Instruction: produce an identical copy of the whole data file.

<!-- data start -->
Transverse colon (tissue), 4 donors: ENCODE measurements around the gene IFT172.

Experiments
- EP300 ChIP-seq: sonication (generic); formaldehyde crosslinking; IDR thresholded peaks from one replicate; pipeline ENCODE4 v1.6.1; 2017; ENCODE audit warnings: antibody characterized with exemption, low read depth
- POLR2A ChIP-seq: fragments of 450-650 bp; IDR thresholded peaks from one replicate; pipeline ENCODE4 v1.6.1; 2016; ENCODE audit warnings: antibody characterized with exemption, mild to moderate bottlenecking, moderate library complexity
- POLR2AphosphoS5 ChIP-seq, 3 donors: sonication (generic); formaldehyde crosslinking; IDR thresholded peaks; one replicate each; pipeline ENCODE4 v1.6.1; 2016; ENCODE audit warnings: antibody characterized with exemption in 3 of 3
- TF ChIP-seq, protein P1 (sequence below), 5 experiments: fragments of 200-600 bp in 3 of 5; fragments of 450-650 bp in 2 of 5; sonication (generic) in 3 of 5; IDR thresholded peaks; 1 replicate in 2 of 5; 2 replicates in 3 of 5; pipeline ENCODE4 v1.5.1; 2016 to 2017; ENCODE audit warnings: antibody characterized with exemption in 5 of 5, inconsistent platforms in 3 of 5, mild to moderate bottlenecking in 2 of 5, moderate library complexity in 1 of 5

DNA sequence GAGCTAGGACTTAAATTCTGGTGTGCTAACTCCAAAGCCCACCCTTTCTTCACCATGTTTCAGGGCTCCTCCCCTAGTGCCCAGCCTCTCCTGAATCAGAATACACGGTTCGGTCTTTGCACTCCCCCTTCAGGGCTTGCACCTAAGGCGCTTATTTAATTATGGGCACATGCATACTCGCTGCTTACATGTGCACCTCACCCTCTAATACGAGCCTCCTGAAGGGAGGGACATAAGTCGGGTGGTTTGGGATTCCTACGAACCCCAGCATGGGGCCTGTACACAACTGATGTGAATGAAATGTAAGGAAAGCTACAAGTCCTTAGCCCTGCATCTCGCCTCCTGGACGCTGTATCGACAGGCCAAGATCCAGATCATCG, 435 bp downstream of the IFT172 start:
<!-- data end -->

Transverse colon (tissue), 4 donors: ENCODE measurements around the gene IFT172.

Experiments
- EP300 ChIP-seq: sonication (generic); formaldehyde crosslinking; IDR thresholded peaks from one replicate; pipeline ENCODE4 v1.6.1; 2017; ENCODE audit warnings: antibody characterized with exemption, low read depth
- POLR2A ChIP-seq: fragments of 450-650 bp; IDR thresholded peaks from one replicate; pipeline ENCODE4 v1.6.1; 2016; ENCODE audit warnings: antibody characterized with exemption, mild to moderate bottlenecking, moderate library complexity
- POLR2AphosphoS5 ChIP-seq, 3 donors: sonication (generic); formaldehyde crosslinking; IDR thresholded peaks; one replicate each; pipeline ENCODE4 v1.6.1; 2016; ENCODE audit warnings: antibody characterized with exemption in 3 of 3
- TF ChIP-seq, protein P1 (sequence below), 5 experiments: fragments of 200-600 bp in 3 of 5; fragments of 450-650 bp in 2 of 5; sonication (generic) in 3 of 5; IDR thresholded peaks; 1 replicate in 2 of 5; 2 replicates in 3 of 5; pipeline ENCODE4 v1.5.1; 2016 to 2017; ENCODE audit warnings: antibody characterized with exemption in 5 of 5, inconsistent platforms in 3 of 5, mild to moderate bottlenecking in 2 of 5, moderate library complexity in 1 of 5

DNA sequence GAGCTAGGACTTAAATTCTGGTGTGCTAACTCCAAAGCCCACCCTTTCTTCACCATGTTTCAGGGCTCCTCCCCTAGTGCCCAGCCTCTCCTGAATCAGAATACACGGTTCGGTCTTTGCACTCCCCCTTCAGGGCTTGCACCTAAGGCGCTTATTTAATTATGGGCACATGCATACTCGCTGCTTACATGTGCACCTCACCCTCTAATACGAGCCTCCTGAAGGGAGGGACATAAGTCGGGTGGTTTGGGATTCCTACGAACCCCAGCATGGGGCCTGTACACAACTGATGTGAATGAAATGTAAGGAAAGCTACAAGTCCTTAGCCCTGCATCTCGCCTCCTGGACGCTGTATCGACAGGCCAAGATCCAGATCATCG, 435 bp downstream of the IFT172 start: